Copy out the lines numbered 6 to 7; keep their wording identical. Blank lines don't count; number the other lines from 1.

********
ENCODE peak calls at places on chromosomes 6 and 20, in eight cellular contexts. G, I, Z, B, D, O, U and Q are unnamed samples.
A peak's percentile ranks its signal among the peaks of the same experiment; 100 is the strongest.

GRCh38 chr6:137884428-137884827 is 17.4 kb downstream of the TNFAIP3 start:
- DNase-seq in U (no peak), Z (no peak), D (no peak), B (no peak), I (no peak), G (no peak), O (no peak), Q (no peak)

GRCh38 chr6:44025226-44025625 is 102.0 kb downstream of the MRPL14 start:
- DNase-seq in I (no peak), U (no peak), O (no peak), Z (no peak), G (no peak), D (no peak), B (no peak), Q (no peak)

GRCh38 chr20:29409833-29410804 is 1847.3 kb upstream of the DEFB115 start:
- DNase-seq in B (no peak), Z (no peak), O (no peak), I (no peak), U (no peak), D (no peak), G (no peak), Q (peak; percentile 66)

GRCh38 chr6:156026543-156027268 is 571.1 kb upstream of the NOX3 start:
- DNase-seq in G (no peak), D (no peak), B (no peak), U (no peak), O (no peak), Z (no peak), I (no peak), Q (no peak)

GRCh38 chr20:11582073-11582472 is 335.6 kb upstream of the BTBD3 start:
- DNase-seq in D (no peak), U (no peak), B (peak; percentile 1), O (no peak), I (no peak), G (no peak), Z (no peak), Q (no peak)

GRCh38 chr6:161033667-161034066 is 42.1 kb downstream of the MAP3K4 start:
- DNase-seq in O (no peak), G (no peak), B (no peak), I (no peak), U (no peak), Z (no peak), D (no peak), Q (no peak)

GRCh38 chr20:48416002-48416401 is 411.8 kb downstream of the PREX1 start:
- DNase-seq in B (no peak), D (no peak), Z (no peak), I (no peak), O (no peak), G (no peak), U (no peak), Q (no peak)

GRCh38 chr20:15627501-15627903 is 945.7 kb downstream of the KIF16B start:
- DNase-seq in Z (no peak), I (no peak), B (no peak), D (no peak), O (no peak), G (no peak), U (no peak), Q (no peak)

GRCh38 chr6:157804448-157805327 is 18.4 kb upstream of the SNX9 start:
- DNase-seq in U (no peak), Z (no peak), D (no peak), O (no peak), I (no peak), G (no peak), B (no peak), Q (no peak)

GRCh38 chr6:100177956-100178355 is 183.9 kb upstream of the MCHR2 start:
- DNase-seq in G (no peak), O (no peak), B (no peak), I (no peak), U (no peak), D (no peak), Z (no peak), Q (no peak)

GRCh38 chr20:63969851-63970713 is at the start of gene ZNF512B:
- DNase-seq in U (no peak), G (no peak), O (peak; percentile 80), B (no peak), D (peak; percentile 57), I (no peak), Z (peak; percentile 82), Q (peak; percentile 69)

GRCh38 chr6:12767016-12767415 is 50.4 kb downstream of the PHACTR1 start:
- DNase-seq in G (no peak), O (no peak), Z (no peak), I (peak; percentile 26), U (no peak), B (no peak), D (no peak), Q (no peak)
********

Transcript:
- DNase-seq in I (no peak), U (no peak), O (no peak), Z (no peak), G (no peak), D (no peak), B (no peak), Q (no peak)

GRCh38 chr20:29409833-29410804 is 1847.3 kb upstream of the DEFB115 start: